U.S. federal court sentences Islamic State cell member El Shafee Elsheikh to life imprisonment for beheadings

Members of the media gather outside of the Federal Courthouse as they wait for statements following the sentencing of El Shafee Elsheikh, a former British citizen and IS fighter, in Alexandria, Virginia, U.S.

A member of an Islamic State cell found guilty in April for his role in a hostage-taking plot that led to the beheadings of American journalists and aid workers was sentenced to life in prison by a U.S. federal court on Friday.

U.S. District Court Judge T.S. Ellis sentenced El Shafee Elsheikh, 33, during a hearing in a federal courtroom in Alexandria, Virginia.

Four months ago a jury found the former British citizen guilty of charges that included lethal hostage-taking and conspiracy to commit murder.

After a six-week trial in April and hours of deliberation, the jury concluded that Elsheikh was part of an Islamic State cell, nicknamed “The Beatles” for their English accents, that beheaded American hostages in Iraq and Syria.

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Elsheikh, who was born in Sudan and raised in London, was accused of conspiring to kill four American hostages: James Foley, Steven Sotloff, Peter Kassig and Kayla Mueller.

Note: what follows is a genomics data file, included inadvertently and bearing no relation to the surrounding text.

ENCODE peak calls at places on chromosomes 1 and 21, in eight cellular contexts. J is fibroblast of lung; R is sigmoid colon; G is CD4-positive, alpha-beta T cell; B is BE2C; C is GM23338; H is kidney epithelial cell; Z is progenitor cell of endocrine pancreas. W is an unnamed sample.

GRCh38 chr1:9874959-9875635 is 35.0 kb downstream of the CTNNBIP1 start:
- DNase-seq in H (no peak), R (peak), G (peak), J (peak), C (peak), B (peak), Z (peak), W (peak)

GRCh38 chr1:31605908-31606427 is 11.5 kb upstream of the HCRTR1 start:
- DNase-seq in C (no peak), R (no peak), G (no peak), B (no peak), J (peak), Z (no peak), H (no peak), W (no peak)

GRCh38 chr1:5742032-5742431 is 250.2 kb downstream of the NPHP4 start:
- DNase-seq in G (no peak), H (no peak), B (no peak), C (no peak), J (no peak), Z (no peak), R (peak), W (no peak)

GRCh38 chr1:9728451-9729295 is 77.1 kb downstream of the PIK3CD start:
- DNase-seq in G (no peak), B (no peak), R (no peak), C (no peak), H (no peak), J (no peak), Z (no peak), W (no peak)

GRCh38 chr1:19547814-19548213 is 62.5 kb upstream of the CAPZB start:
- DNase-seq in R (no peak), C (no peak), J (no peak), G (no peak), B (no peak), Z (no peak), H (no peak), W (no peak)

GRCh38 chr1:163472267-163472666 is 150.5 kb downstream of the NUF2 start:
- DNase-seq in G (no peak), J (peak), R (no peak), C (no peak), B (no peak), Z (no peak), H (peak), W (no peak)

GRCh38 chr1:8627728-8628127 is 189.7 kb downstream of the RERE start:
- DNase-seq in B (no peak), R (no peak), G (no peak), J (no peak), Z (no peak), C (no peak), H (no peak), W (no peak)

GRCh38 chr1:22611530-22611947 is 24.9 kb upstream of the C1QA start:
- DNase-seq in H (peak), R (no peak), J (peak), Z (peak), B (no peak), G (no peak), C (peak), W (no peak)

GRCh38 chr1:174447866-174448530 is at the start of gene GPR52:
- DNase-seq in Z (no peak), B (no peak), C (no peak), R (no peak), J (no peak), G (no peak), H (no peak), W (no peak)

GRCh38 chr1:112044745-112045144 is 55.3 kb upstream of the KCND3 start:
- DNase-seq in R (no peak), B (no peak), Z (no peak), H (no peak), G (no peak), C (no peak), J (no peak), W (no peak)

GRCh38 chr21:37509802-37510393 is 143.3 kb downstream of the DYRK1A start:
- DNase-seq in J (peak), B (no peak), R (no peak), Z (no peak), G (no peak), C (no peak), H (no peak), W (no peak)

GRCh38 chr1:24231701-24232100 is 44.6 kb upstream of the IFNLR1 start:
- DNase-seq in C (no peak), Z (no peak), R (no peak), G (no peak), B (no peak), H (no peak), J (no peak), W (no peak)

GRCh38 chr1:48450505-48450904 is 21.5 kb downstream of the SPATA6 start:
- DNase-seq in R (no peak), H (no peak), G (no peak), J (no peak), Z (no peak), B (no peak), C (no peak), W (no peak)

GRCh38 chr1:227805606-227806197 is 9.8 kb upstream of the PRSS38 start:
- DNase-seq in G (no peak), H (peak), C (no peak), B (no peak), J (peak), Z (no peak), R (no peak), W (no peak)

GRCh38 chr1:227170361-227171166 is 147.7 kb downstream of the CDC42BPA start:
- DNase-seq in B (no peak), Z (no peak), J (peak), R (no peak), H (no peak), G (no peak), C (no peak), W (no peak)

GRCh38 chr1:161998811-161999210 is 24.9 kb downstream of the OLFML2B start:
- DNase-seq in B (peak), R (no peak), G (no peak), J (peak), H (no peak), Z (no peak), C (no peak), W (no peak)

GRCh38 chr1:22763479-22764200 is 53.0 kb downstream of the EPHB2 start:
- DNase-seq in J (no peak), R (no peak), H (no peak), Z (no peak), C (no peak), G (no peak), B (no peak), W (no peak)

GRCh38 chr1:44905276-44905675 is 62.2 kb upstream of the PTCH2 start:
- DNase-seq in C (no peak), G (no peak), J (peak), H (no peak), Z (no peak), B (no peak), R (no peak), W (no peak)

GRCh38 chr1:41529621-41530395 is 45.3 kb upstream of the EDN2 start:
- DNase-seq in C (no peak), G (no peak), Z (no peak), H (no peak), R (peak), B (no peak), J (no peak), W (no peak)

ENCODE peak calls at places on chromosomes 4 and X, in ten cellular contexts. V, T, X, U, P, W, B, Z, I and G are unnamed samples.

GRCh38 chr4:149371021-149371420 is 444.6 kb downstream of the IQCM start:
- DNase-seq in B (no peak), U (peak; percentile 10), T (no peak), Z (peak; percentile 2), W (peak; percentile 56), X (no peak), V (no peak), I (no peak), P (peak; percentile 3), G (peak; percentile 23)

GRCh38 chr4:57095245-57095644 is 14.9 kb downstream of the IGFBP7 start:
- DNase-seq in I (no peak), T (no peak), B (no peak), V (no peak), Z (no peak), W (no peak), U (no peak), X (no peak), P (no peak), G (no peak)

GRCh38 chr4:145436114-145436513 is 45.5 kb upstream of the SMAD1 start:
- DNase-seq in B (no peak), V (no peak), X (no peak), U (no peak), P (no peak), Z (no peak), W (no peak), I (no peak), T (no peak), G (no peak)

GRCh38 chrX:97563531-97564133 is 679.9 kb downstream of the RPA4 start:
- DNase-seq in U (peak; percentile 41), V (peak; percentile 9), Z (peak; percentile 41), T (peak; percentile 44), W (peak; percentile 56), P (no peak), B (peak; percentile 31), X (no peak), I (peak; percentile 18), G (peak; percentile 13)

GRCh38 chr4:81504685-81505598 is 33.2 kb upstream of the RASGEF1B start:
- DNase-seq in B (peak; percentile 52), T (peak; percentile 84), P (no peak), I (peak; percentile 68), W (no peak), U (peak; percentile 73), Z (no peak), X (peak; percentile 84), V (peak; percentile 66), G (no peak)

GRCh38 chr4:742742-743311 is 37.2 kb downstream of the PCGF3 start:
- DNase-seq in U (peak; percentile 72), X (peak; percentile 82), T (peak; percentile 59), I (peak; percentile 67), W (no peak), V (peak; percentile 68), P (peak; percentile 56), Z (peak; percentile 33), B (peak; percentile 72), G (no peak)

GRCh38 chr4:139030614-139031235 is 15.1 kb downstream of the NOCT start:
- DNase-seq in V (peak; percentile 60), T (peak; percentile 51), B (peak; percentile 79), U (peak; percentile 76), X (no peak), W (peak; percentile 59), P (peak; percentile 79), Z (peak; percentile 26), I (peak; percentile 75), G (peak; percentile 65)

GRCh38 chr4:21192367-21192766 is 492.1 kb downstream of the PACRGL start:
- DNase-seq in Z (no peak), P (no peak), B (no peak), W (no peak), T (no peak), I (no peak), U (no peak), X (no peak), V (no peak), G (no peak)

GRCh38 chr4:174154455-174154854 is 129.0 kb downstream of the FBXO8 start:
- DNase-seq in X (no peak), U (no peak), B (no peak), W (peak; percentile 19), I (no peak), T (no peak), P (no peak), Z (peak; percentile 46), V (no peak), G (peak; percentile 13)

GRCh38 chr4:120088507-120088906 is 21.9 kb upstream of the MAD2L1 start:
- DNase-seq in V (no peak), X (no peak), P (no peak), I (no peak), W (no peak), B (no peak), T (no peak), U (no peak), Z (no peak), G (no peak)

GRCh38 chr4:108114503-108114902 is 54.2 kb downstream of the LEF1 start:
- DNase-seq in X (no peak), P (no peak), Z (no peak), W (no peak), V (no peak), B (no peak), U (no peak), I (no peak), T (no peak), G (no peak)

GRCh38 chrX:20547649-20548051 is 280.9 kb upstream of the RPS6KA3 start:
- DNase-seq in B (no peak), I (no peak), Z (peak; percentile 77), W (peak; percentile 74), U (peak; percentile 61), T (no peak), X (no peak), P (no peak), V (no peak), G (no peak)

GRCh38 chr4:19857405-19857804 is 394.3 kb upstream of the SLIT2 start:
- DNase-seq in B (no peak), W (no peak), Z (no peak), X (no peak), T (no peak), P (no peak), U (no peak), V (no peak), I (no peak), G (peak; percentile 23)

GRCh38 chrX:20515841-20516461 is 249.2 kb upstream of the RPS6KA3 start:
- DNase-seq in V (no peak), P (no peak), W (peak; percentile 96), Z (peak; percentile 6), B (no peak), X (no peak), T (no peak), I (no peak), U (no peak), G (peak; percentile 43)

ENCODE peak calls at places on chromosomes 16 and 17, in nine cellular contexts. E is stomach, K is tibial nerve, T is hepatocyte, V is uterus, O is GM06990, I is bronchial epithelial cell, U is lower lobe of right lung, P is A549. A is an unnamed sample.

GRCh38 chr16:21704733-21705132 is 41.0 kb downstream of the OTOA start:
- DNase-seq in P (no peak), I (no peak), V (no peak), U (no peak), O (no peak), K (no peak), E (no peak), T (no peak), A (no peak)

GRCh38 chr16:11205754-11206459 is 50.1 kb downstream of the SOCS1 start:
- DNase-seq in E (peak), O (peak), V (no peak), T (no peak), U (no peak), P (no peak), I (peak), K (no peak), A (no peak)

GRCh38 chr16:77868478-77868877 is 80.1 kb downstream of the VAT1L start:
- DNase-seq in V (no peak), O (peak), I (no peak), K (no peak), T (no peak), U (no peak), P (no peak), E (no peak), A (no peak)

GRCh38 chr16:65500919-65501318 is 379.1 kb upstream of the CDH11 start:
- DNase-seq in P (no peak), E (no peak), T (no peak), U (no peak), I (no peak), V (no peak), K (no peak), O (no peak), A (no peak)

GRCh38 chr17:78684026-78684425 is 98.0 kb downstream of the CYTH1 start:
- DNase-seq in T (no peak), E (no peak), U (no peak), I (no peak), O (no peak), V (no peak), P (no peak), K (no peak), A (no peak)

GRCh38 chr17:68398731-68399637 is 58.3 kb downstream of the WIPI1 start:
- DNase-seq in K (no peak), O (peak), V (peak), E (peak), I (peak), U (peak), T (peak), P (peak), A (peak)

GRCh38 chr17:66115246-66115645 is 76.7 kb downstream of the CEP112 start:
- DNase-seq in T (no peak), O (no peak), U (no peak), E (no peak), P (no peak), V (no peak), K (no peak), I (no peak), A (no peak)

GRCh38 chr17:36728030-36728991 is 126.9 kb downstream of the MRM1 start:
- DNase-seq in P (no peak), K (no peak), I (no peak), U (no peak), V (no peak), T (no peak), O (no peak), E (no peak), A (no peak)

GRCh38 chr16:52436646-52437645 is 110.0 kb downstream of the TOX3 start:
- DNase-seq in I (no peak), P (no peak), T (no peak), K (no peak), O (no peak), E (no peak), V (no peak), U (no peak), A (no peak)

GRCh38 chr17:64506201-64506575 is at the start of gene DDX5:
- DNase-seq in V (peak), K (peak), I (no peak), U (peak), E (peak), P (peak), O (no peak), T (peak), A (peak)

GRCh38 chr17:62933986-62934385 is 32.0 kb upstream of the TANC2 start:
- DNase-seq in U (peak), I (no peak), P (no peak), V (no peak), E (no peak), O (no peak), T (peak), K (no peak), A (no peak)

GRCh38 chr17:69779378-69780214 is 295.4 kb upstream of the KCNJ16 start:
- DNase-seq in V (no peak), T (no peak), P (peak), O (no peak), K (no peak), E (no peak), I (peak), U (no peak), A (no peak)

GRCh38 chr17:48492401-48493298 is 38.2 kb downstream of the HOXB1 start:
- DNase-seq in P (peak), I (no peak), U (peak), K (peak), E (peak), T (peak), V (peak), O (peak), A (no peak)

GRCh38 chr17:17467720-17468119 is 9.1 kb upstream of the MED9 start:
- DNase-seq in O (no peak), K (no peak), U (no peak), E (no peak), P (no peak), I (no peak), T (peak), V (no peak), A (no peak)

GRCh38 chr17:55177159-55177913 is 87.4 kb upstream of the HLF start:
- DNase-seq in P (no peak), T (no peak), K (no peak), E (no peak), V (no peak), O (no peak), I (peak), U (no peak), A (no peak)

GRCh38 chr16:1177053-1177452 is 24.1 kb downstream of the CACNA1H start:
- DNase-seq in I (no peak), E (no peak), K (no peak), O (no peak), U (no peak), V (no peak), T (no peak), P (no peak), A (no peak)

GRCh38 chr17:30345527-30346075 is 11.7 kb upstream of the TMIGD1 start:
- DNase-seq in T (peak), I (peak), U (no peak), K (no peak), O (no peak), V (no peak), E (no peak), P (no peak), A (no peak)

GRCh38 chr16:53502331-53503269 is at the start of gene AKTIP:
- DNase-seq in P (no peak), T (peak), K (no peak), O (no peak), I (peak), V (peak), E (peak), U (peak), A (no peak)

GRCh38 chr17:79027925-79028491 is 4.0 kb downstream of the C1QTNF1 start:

Foley and Sotloff, both journalists, and Kassig, an aid worker, were killed in videotaped beheadings. Mueller was raped repeatedly by the group’s leader at the time, Abu Bakr al-Baghdadi, before her death in Syria, U.S. officials have said.

The deaths of Foley, Sotloff and Kassig were confirmed in 2014; Mueller’s death was confirmed in early 2015.

The charges against Elsheikh, whose British citizenship was withdrawn in 2018, carried a potential death sentence, but U.S. prosecutors had previously advised British officials that they would not seek the death penalty.

Another cell member, Alexanda Kotey, was sentenced to life in prison by a U.S. judge earlier this year. Kotey was held in Iraq by the U.S. military before being flown to the United States to face trial. He pleaded guilty last September to the murders of Foley, Sotloff, Kassig and Mueller.

A third member of the group, Mohammed Emwazi, died in a U.S.-British missile strike in Syria in 2015.

Some former hostages, released by the cell after protracted negotiations, testified during trials about the torture they endured. Family members of those killed also testified.

At the peak of its power from 2014-2017, Islamic State ruled over millions of people and claimed responsibility for or inspired attacks in dozens of cities around the world.

Its leader, al-Baghdadi, declared a caliphate over a quarter of Iraq and Syria in 2014, before he was killed in a raid by U.S. special forces in Syria in 2019 as the group’s rule collapsed.

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